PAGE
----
Here’s what Irsay takes for granted: the NFL postseason is a notoriously fickle lover.
Even if his current model is better than the previous one, (the jury’s still out on that –even though these new school Colts are far more physical than those “finesse” teams of yesteryear), it doesn’t mean his team will be consistently better at the end of a 60-minute, single-elimination football game.
The 1998 Vikings thought they were a title team. Six years ago, the Patriots went undefeated in the regular season but couldn’t get past a 10-win team for the Lombardi Trophy. The Bills rolled snake eyes in four straight Super Bowls.
So instead of pointing to the four naked fingers on his hand, perhaps Irsay should be thanking Manning for the one with the ring on it.
Taking it off his middle finger would be a great start.
Speaking of flipping birds, we start this week’s NFL recap with Thursday night’s fine feathered matchup:
Seahawks 34 Cardinals 22
My web editor is a Cards fan, so I’m going to say something nice about Arizona. The team has only 10 games left.
Washington Redskins running back Alfred Morris carries the ball past a pile of Chicago Bears defenders during the second half of a NFL football game in Landover, Md., Sunday, Oct. 20, 2013. The Redskins defeated the Bears 45-41. (AP Photo/Alex Brandon)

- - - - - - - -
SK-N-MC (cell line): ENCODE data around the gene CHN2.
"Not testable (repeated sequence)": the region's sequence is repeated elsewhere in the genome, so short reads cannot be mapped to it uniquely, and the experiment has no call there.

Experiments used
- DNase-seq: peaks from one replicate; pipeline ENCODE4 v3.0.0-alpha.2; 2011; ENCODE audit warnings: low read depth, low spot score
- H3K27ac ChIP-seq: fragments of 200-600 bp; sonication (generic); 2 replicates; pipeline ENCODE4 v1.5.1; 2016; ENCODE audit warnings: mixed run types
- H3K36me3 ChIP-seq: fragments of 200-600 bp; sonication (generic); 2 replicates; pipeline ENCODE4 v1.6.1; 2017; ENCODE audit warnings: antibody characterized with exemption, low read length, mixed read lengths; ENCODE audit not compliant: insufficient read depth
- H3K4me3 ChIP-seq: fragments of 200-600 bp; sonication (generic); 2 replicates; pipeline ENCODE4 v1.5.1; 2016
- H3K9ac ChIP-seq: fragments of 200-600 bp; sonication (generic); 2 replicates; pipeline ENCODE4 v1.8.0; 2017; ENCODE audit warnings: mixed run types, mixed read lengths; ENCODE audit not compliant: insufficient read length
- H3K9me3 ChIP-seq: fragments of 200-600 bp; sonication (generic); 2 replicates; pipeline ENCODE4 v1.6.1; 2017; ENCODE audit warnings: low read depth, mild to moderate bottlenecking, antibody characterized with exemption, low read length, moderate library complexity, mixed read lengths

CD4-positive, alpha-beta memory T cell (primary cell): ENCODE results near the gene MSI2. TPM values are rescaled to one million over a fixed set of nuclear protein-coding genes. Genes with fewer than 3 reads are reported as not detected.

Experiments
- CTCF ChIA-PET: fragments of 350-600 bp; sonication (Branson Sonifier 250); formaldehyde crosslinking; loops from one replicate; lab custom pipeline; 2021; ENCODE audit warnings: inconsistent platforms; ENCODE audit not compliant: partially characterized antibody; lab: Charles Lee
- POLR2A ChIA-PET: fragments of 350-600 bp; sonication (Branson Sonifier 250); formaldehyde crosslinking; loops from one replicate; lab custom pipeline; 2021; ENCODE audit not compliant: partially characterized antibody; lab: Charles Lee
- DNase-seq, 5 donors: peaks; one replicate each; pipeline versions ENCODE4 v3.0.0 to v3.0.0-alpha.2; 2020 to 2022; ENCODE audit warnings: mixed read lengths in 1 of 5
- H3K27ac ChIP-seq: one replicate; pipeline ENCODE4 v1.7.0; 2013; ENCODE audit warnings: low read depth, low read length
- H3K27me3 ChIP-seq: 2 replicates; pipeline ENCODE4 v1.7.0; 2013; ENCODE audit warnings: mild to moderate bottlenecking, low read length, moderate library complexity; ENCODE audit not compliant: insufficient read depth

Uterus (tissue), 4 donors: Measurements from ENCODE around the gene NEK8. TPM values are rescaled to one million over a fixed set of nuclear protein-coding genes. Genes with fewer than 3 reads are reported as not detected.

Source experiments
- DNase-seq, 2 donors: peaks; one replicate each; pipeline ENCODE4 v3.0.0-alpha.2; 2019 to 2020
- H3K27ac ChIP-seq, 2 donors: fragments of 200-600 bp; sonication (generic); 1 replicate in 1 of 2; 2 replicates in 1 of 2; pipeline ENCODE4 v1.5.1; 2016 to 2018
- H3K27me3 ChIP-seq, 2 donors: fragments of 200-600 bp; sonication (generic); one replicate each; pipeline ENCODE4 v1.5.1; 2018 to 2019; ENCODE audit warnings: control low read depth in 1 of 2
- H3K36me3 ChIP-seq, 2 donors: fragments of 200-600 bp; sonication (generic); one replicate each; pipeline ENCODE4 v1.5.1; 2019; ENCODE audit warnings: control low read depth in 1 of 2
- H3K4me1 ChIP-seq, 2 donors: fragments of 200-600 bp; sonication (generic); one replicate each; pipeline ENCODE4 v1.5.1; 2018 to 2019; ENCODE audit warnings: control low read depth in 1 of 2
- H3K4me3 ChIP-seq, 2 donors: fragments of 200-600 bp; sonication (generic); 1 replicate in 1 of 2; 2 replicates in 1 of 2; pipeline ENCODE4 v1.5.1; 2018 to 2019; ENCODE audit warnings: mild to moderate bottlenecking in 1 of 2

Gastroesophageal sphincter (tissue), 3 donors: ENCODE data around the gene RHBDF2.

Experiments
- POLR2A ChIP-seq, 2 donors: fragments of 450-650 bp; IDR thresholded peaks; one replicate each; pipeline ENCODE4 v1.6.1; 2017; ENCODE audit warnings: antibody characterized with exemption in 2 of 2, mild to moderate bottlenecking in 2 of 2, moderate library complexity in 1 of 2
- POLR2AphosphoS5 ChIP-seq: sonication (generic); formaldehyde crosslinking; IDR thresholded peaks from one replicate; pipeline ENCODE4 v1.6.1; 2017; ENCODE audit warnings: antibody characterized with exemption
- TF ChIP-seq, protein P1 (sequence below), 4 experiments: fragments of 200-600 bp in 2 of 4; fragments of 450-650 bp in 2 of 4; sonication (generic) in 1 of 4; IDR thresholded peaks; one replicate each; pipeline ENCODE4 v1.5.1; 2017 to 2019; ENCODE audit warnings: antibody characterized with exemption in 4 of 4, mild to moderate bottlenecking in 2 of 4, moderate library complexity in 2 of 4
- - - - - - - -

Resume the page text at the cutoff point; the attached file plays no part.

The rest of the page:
Bears 41 Redskins 45
In the 2nd highest scoring game of 2013 (behind only the Denver/Dallas tilt from two weeks ago), Robert Griffin III showed flashes he’s finally back from his devastating knee injury. Considering what the ‘Skins have on defense and special teams (i.e. nothing), he’d better be if there’s to be any more “Victory Mondays” in Washington. Oh, and meet Jordan Reed. I didn’t believe recent talk that he’s every bit as good as Jimmy Graham, but this game made me think there might just be something to that notion after all.
Cowboys 17 Eagles 3
Philly fans…pay close attention to this article. It’s basically what we were saying in Washington about Steve Spurrier 10 years ago.
Bucs 23 Falcons 31
My two favorite plays in this game: the Thomas DeCoud fumble return for a TD and the incredible one-handed snag by Vincent Jackson. I tend to give DeCoud the nod because I’ll forever love him for this comedic gem.
Bengals 27 Lions 24
If you haven’t seen this incredible touchdown play from Matthew Stafford to Calvin Johnson, drop what you’re doing and watch it now. Easily one of the top three plays of the year.
Bills 23 Dolphins 21
Miami better figure out how to protect Ryan Tannehill or the Dolphins are going to be last year’s Arizona Cardinals.